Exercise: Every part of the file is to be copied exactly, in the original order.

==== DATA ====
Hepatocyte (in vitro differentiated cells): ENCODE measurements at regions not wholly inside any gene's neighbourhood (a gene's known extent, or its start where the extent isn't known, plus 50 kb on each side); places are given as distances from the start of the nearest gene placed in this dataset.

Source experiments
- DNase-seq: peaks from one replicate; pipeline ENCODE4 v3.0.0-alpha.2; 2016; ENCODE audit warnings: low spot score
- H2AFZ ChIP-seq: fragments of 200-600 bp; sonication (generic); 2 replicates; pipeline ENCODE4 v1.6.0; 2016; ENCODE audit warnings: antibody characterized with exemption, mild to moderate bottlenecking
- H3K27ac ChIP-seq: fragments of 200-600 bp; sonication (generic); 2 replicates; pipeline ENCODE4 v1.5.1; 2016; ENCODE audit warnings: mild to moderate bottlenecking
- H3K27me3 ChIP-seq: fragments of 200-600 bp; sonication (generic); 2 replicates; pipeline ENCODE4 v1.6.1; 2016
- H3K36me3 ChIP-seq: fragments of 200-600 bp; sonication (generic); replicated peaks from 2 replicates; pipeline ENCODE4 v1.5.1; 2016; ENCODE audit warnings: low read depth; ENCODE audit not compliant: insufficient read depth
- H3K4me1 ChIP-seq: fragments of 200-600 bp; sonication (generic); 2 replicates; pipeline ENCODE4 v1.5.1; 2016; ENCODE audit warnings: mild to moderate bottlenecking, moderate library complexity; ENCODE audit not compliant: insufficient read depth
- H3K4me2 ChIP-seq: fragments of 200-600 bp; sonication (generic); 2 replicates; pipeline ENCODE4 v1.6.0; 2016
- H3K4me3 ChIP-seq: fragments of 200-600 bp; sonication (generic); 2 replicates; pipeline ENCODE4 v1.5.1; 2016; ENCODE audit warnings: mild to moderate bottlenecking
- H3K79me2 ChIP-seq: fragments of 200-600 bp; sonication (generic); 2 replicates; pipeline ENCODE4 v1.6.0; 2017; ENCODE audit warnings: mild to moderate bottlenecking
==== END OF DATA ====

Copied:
Hepatocyte (in vitro differentiated cells): ENCODE measurements at regions not wholly inside any gene's neighbourhood (a gene's known extent, or its start where the extent isn't known, plus 50 kb on each side); places are given as distances from the start of the nearest gene placed in this dataset.

Source experiments
- DNase-seq: peaks from one replicate; pipeline ENCODE4 v3.0.0-alpha.2; 2016; ENCODE audit warnings: low spot score
- H2AFZ ChIP-seq: fragments of 200-600 bp; sonication (generic); 2 replicates; pipeline ENCODE4 v1.6.0; 2016; ENCODE audit warnings: antibody characterized with exemption, mild to moderate bottlenecking
- H3K27ac ChIP-seq: fragments of 200-600 bp; sonication (generic); 2 replicates; pipeline ENCODE4 v1.5.1; 2016; ENCODE audit warnings: mild to moderate bottlenecking
- H3K27me3 ChIP-seq: fragments of 200-600 bp; sonication (generic); 2 replicates; pipeline ENCODE4 v1.6.1; 2016
- H3K36me3 ChIP-seq: fragments of 200-600 bp; sonication (generic); replicated peaks from 2 replicates; pipeline ENCODE4 v1.5.1; 2016; ENCODE audit warnings: low read depth; ENCODE audit not compliant: insufficient read depth
- H3K4me1 ChIP-seq: fragments of 200-600 bp; sonication (generic); 2 replicates; pipeline ENCODE4 v1.5.1; 2016; ENCODE audit warnings: mild to moderate bottlenecking, moderate library complexity; ENCODE audit not compliant: insufficient read depth
- H3K4me2 ChIP-seq: fragments of 200-600 bp; sonication (generic); 2 replicates; pipeline ENCODE4 v1.6.0; 2016
- H3K4me3 ChIP-seq: fragments of 200-600 bp; sonication (generic); 2 replicates; pipeline ENCODE4 v1.5.1; 2016; ENCODE audit warnings: mild to moderate bottlenecking
- H3K79me2 ChIP-seq: fragments of 200-600 bp; sonication (generic); 2 replicates; pipeline ENCODE4 v1.6.0; 2017; ENCODE audit warnings: mild to moderate bottlenecking